Author Topic: source of ignition  (Read 461 times)

Offline screech

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source of ignition
« on: May 30, 2017, 06:31:15 PM »
I can't believe I am asking this question but I can't get a straight answer from other gas techs or even a couple of electricians everyone has a different answer . Is an outdoor light fixture a source of ignition ? I always stay 10 feet from a propane regulator but another tech says it doesn't matter .
Thanks

Offline Porcupinepuffer

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Re: source of ignition
« Reply #1 on: May 30, 2017, 07:47:33 PM »
The below pdf from NWT seems to say it's not considered a source of ignition. Didn't find anything obvious for Ontario

http://www.pws.gov.nt.ca/sites/www.pws.gov.nt.ca/files/01._clarification_of_rules_on_propane.pdf

But... what if it's one of those fixtures where the customer unscrews the bulb and screws in one of those plug adapters to use it as an outdoor extension cord? Or how about cx replacing the light fixture with a motion sensor floodlight that is now officially considered a source of ignition since it has it's own switching/relay? Given the height of most outdoor light fixtures, I've never had this issue. I'd like to see where it may be more specific in code that it's not considered a source. A high wattage bulb with a bad socket is a source of ignition. A bulb that explodes is a source of ignition.

Offline Admin

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Re: source of ignition
« Reply #2 on: May 30, 2017, 09:06:42 PM »
That's a very interesting interpretation you found.  We should ask the TSSA and ESA if they consider a standard outdoor light fixture to be arc-producing.

Every propane or natural gas inspector I have dealt with will treat the light fixture as a source of ignition.  I think you can only use light fixtures rated for Class 1 Zone 2 environments.

The following is from the OESC 26th Edition,

Quote
2-324 Electrical equipment near combustible gas equipment (see Appendix B)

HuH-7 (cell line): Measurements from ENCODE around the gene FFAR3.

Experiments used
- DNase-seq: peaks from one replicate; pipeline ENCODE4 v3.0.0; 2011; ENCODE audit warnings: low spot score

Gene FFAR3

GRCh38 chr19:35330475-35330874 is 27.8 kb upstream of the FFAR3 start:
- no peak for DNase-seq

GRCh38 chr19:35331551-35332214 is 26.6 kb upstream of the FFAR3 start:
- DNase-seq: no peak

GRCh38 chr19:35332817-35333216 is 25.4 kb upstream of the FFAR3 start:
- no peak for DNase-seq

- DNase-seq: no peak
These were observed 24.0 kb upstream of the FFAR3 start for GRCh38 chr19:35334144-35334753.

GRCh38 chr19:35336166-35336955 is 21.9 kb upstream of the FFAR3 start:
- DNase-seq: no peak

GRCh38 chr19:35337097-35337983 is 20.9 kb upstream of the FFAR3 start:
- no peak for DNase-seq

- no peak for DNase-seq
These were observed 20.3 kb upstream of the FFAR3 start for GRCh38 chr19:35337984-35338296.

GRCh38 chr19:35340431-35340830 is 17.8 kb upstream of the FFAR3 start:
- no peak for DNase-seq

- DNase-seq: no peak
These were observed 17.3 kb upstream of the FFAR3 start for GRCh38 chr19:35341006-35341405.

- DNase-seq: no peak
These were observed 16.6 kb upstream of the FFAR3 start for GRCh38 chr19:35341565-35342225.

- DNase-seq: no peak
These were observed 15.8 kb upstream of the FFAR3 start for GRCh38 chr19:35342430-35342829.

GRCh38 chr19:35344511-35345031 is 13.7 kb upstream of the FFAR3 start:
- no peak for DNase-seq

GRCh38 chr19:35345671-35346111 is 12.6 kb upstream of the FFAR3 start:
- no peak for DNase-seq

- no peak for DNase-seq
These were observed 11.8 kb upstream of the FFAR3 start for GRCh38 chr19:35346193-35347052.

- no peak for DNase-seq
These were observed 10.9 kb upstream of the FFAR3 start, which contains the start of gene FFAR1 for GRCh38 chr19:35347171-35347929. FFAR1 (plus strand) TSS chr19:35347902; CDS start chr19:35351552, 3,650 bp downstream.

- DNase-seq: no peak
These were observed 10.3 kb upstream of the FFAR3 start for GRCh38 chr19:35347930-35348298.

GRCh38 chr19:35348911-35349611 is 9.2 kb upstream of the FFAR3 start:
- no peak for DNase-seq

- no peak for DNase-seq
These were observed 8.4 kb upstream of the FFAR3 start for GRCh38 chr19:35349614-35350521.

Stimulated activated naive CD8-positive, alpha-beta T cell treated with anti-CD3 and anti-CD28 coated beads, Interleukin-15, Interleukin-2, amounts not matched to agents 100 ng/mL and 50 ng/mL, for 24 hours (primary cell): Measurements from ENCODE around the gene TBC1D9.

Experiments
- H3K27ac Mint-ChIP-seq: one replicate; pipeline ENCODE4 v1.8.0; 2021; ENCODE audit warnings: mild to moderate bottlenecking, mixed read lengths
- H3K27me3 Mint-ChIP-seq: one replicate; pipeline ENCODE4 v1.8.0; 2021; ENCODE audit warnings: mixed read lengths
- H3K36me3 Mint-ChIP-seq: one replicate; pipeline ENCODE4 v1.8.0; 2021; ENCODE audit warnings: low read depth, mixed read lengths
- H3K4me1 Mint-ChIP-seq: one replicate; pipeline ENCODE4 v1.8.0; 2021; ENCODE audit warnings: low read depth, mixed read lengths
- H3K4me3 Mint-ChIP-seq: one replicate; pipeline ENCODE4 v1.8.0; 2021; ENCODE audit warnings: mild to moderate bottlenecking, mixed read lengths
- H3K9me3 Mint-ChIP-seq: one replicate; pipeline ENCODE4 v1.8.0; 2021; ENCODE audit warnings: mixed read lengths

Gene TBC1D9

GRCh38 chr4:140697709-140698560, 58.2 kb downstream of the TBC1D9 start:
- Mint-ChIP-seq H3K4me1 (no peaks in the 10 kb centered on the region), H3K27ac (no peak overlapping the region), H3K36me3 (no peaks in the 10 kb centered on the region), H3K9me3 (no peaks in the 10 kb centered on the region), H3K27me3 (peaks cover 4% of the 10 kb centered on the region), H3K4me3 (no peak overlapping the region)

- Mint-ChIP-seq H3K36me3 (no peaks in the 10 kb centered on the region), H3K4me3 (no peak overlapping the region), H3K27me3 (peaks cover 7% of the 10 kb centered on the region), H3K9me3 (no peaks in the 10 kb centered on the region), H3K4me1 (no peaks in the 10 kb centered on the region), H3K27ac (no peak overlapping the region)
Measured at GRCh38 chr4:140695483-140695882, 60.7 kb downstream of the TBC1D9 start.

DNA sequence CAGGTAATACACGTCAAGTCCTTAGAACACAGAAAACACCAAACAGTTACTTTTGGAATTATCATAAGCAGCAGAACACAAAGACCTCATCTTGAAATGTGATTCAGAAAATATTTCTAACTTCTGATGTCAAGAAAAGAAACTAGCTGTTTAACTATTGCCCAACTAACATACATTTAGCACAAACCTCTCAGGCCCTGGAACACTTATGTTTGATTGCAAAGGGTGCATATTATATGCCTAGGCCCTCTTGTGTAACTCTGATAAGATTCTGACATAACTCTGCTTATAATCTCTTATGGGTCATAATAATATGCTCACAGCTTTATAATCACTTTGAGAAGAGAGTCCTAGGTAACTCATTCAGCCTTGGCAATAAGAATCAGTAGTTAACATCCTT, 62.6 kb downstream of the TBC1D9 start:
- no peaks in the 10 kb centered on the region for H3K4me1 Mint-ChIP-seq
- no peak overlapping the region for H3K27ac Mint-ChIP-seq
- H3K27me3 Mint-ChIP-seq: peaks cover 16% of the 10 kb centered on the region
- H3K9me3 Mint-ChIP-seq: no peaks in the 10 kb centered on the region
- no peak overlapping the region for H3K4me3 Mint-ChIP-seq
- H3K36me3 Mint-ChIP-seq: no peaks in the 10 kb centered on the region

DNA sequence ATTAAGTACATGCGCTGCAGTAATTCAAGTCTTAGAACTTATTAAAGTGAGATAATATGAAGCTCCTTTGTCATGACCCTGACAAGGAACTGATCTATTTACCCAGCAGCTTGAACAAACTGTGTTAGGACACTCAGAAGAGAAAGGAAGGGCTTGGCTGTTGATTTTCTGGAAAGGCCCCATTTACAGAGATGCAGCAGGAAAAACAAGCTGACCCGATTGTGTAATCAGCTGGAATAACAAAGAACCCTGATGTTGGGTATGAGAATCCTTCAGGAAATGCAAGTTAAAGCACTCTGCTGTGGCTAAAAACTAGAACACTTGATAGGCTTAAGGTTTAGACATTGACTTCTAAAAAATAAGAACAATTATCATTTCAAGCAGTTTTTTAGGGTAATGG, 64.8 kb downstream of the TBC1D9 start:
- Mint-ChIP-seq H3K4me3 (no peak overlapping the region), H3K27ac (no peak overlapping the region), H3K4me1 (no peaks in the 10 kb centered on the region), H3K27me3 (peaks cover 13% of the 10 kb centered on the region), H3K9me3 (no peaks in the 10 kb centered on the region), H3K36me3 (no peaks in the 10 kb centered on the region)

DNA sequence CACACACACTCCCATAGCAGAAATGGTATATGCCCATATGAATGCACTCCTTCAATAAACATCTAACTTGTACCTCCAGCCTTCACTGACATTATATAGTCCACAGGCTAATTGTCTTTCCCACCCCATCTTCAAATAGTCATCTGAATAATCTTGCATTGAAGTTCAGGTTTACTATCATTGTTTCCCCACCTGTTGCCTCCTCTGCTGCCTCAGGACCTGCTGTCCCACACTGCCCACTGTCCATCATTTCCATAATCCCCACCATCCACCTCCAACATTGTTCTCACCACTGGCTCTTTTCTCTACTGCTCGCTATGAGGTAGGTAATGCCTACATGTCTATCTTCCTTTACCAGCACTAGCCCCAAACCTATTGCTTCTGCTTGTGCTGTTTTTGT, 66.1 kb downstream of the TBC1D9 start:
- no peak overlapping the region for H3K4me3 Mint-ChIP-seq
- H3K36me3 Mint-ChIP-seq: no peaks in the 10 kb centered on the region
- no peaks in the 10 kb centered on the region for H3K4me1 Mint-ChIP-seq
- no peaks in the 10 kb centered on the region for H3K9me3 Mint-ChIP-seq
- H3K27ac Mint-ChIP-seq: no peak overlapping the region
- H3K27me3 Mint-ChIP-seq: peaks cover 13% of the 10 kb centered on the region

The clearance distance between arc-producing electrical equipment and a combustible gas relief device or vent shall be in accordance with the requirements of CSA B149.1.

Appendix B
Rule 2-324 The clearance distances specified in CSA B149.1 between a source of ignition and a combustible gas relief discharge device or vent are as follows:
    * (a)  1 m for natural gas; and
    * (b)  3 m for propane gas.

Offline screech

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Re: source of ignition
« Reply #3 on: June 05, 2017, 05:05:55 AM »
Thank you .I wanted to call TSSA but the last time I called they told me it would be about a month before anyone could get back to me

Offline Porcupinepuffer

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Re: source of ignition
« Reply #4 on: June 05, 2017, 12:45:24 PM »
Thank you .I wanted to call TSSA but the last time I called they told me it would be about a month before anyone could get back to me

That's still unusually fast for most bureaucracies.

Offline Admin

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Re: source of ignition
« Reply #5 on: June 05, 2017, 01:50:06 PM »
You'll get a faster reply by email.

fuels_technical_services@tssa.org

I just emailed them and will report back with their answer.

The Enbridge inspectors do consider exterior light fixtures to be a source of ignition, but also said this issue is before their engineering department, so changes could be coming.

Offline Admin

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Re: source of ignition
« Reply #6 on: June 06, 2017, 01:19:34 PM »
Reply from the TSSA,

Quote
Yes, in Ontario a light fixture is considered a source of ignition. Only if the light fixture is “intrinsically safe” would it not be considered a source of ignition.

Offline screech

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Re: source of ignition
« Reply #7 on: June 17, 2017, 03:19:35 PM »
Thank you  ;D